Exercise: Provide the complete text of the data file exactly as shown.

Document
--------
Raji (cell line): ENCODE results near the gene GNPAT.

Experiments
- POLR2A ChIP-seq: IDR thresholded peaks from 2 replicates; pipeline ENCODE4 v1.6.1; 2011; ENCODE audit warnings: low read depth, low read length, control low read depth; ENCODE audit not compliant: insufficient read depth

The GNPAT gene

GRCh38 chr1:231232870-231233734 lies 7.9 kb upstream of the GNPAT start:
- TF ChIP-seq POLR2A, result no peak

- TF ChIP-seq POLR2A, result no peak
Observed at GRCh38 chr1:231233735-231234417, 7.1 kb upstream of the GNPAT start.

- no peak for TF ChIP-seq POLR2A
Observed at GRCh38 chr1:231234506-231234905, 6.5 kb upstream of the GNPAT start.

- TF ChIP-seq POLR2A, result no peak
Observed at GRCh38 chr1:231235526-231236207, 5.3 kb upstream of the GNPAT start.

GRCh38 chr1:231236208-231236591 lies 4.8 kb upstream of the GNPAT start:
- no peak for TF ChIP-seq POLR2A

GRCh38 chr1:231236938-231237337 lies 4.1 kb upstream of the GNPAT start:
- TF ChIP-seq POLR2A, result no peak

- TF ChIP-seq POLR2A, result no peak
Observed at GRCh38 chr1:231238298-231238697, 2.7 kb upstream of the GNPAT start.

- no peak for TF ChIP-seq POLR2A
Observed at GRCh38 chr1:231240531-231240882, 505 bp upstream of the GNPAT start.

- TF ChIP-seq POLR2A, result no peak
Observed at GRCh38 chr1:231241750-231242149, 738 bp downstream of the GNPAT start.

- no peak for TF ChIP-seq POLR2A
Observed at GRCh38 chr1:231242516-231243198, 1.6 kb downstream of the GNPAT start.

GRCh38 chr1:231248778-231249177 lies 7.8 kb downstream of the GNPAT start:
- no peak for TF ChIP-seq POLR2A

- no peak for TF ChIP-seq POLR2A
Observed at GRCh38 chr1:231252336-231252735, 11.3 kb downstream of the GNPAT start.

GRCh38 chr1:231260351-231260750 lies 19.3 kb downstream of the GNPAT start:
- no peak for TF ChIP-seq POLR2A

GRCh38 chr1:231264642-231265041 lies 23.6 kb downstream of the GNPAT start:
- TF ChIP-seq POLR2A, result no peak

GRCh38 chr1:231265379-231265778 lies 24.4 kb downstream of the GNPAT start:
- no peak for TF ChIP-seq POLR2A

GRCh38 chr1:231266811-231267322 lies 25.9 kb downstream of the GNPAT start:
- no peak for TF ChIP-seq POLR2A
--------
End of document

Raji (cell line): ENCODE results near the gene GNPAT.

Experiments
- POLR2A ChIP-seq: IDR thresholded peaks from 2 replicates; pipeline ENCODE4 v1.6.1; 2011; ENCODE audit warnings: low read depth, low read length, control low read depth; ENCODE audit not compliant: insufficient read depth

The GNPAT gene

GRCh38 chr1:231232870-231233734 lies 7.9 kb upstream of the GNPAT start:
- TF ChIP-seq POLR2A, result no peak

- TF ChIP-seq POLR2A, result no peak
Observed at GRCh38 chr1:231233735-231234417, 7.1 kb upstream of the GNPAT start.

- no peak for TF ChIP-seq POLR2A
Observed at GRCh38 chr1:231234506-231234905, 6.5 kb upstream of the GNPAT start.

- TF ChIP-seq POLR2A, result no peak
Observed at GRCh38 chr1:231235526-231236207, 5.3 kb upstream of the GNPAT start.

GRCh38 chr1:231236208-231236591 lies 4.8 kb upstream of the GNPAT start:
- no peak for TF ChIP-seq POLR2A

GRCh38 chr1:231236938-231237337 lies 4.1 kb upstream of the GNPAT start:
- TF ChIP-seq POLR2A, result no peak

- TF ChIP-seq POLR2A, result no peak
Observed at GRCh38 chr1:231238298-231238697, 2.7 kb upstream of the GNPAT start.

- no peak for TF ChIP-seq POLR2A
Observed at GRCh38 chr1:231240531-231240882, 505 bp upstream of the GNPAT start.

- TF ChIP-seq POLR2A, result no peak
Observed at GRCh38 chr1:231241750-231242149, 738 bp downstream of the GNPAT start.

- no peak for TF ChIP-seq POLR2A
Observed at GRCh38 chr1:231242516-231243198, 1.6 kb downstream of the GNPAT start.

GRCh38 chr1:231248778-231249177 lies 7.8 kb downstream of the GNPAT start:
- no peak for TF ChIP-seq POLR2A

- no peak for TF ChIP-seq POLR2A
Observed at GRCh38 chr1:231252336-231252735, 11.3 kb downstream of the GNPAT start.

GRCh38 chr1:231260351-231260750 lies 19.3 kb downstream of the GNPAT start:
- no peak for TF ChIP-seq POLR2A

GRCh38 chr1:231264642-231265041 lies 23.6 kb downstream of the GNPAT start:
- TF ChIP-seq POLR2A, result no peak

GRCh38 chr1:231265379-231265778 lies 24.4 kb downstream of the GNPAT start:
- no peak for TF ChIP-seq POLR2A

GRCh38 chr1:231266811-231267322 lies 25.9 kb downstream of the GNPAT start:
- no peak for TF ChIP-seq POLR2A